Julius Caesar: The Death Of A Dictator
nytheatre.com review by Kristin Skye Hoffmann
August 14, 2010
Gangbusters Theatre Company has brought William Shakespeare's Julius Caesar to FringeNYC all the way from Hollywood. They have chosen the 80-minute Orson Welles adaptation. Inspired by Welles's production from 1937 set in Nazi Germany, they have set their piece "sometime after that." While Welles's production was innovative and somewhat shocking to a 1937 theatre audience, it has become more and more common for theatre companies to place Shakespeare's plays in more modern settings. The true key to making an update work is to motivate the decision and then stay true to the characters and the story being told. Unfortunately that is not what can be found with this production.
The Senate is comprised of heavy metal/punk warriors. They pack machetes as well as guns and sport red swastika-style arm bands with a scrawled "R" (for Rome) in place of the usual "A" (for anarchy), greeting each other with a slightly altered "Sieg Heil." The first few moments of the piece are very promising. For five solid minutes I thought I was in for something truly special. The brief halogen flashlight choreography set to some powerful Metallica music brought the energy in the room up and grabbed me right away. But those first few moments proved to be the strongest in this play.
Leon Shanglebee produced, designed, and directed this piece and I suspect that that is where the problem lies. I have found that when theatre artists take on too many tasks at once certain areas of a production can suffer and in a modernized Shakespearean tragedy, even the smallest missteps seem enormous. It could have been that Shanglebee simply didn't have time to assist his actors in finding the honest performances with all his other responsibilities because what we are given are very inwardly focused and surface moments from almost every actor. Brutus, played by Christian Levitano is our main focus while Caesar, played by Romel Jamison, is only a brief image. To me the meatiest moments of Julius Caesar come with the friendship these two men shared and the decision Brutus makes to kill him despite his love for him. He chooses the good of his country over his personal feelings. These feelings are never explored and even Caesar's death is borderline comical; Jamison's jerky and awkward movements after being run through with ten or so blades was difficult to watch, but not in the way I would have hoped. A few performances shine through. James Gilbert finds the honesty and humor of Casca and Richard Ruiz as Cassius digs his heels in and goes for it from start to finish.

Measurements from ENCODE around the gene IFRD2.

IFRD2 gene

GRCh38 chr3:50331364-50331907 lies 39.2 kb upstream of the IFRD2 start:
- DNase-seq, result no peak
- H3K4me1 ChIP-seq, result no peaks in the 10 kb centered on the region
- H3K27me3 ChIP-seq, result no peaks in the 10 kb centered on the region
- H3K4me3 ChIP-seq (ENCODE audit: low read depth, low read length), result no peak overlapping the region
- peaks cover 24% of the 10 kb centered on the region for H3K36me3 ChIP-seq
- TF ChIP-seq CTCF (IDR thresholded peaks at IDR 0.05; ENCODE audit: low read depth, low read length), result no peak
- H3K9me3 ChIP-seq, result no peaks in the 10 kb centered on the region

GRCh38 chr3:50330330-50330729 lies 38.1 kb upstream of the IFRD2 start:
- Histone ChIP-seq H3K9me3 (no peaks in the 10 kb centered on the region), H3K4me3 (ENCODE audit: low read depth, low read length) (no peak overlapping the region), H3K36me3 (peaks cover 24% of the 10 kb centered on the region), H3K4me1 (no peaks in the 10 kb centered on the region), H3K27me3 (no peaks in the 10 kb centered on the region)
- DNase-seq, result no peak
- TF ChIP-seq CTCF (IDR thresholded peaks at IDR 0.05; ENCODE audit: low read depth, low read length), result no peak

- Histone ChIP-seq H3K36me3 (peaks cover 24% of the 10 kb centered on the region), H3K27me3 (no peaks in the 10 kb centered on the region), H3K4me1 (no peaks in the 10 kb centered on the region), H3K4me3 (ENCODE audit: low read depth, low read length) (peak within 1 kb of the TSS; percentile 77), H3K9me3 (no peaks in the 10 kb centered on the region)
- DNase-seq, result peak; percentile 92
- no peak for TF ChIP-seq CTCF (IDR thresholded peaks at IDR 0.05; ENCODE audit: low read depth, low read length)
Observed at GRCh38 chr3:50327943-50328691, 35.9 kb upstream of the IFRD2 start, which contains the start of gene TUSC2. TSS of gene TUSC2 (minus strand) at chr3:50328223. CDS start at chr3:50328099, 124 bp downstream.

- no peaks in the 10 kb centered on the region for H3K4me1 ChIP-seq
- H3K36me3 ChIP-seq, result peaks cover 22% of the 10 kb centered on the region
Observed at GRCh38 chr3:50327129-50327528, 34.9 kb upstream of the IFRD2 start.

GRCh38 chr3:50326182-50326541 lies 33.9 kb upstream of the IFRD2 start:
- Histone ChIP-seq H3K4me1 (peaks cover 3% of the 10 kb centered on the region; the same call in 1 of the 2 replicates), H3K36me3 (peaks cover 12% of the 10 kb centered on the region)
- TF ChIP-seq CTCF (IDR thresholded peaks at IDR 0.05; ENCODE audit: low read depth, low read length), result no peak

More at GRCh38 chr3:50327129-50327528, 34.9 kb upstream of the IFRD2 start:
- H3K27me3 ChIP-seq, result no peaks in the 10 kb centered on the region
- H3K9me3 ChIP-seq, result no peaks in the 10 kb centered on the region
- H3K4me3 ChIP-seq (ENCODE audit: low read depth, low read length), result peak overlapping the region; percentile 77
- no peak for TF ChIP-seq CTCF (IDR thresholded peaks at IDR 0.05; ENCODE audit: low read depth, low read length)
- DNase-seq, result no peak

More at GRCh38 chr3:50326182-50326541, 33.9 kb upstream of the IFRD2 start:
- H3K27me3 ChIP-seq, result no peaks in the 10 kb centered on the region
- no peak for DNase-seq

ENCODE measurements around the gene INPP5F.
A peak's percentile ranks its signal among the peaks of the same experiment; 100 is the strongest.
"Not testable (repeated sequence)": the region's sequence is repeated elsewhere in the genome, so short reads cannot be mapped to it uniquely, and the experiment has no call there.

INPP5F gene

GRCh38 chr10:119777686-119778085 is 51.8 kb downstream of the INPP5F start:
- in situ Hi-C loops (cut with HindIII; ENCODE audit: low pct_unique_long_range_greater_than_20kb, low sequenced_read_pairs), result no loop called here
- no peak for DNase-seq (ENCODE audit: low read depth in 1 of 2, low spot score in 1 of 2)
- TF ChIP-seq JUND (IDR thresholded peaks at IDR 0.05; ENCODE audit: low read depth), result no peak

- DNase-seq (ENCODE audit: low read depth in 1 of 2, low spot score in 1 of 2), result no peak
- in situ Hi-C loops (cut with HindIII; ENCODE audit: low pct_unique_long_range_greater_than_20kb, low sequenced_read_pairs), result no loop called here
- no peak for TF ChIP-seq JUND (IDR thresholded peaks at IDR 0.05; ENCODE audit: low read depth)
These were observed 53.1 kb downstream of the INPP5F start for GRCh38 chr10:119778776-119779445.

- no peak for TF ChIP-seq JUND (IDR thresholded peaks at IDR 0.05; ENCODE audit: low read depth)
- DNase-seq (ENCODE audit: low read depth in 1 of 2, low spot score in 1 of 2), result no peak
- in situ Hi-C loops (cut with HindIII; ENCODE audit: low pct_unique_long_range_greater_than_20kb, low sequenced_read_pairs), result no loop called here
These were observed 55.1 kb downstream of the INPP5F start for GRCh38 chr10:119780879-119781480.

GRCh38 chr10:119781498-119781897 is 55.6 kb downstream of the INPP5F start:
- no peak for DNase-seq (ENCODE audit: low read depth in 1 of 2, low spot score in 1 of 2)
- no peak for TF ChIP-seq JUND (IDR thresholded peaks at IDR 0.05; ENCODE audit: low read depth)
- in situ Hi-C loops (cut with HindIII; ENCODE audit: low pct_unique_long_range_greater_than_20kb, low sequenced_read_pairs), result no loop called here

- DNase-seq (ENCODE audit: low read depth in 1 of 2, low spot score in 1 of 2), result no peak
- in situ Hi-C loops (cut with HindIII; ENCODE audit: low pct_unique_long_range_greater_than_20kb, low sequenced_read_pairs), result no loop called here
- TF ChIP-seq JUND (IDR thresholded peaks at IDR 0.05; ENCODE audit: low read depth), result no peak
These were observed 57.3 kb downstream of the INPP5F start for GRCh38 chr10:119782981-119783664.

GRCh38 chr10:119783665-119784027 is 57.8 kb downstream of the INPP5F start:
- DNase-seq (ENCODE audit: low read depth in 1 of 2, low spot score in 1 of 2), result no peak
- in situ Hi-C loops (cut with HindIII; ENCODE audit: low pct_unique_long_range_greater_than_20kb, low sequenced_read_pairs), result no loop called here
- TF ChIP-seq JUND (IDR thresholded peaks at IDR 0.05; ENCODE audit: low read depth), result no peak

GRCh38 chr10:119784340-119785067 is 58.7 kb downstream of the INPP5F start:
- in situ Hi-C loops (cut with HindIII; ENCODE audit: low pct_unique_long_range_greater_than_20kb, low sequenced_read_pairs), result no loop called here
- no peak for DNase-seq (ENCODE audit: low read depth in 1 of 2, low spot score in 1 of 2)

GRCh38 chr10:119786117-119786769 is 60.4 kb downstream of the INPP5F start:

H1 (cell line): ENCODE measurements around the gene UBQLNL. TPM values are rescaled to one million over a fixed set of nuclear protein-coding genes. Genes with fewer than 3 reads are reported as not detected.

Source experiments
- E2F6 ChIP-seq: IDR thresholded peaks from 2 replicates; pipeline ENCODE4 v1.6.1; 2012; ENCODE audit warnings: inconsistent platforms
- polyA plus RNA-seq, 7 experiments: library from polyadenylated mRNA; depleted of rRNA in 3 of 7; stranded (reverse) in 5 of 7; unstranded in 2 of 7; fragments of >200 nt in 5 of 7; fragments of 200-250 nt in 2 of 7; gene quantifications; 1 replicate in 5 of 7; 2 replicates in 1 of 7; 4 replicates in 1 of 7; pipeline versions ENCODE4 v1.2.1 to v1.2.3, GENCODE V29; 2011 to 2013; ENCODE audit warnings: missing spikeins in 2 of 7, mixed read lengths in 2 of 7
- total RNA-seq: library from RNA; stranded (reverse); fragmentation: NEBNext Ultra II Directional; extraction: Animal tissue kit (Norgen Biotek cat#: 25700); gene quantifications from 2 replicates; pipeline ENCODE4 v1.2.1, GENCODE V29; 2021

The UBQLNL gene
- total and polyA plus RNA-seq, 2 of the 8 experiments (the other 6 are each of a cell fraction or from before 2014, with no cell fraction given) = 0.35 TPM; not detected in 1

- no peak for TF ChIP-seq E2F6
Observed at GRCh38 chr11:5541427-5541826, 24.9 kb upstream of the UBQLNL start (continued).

The sound design, aside from the music during scene changes, is a constant distraction. Gunshots and drums offset the rhythms rather than complimenting them, taking potentially powerful moments and muting them. The cutting of the play helps it clip along nicely with good pacing, but I wonder if this inhibits a truer exploration of the characters. I was very disappointed that the female roles, Portia and Calpernia, played by Mary Kelsey and Stephanie Roche respectively, are practically thrown away, showing only two very brief moments. I would have preferred they be cut completely, giving more time for exploration from the rest of the cast in the lengthier scenes, rather than display these two brilliant characters as shrewish, whiny women.
Overall this production was a miss. It has a good idea that with more time and exploration and cleaner, more specific execution could become something great. As it stands, the rockin' Metallica interludes are the most powerful part of the show, and when you have a play as solid as Julius Caesar on your hands that's not where you want the focus to go.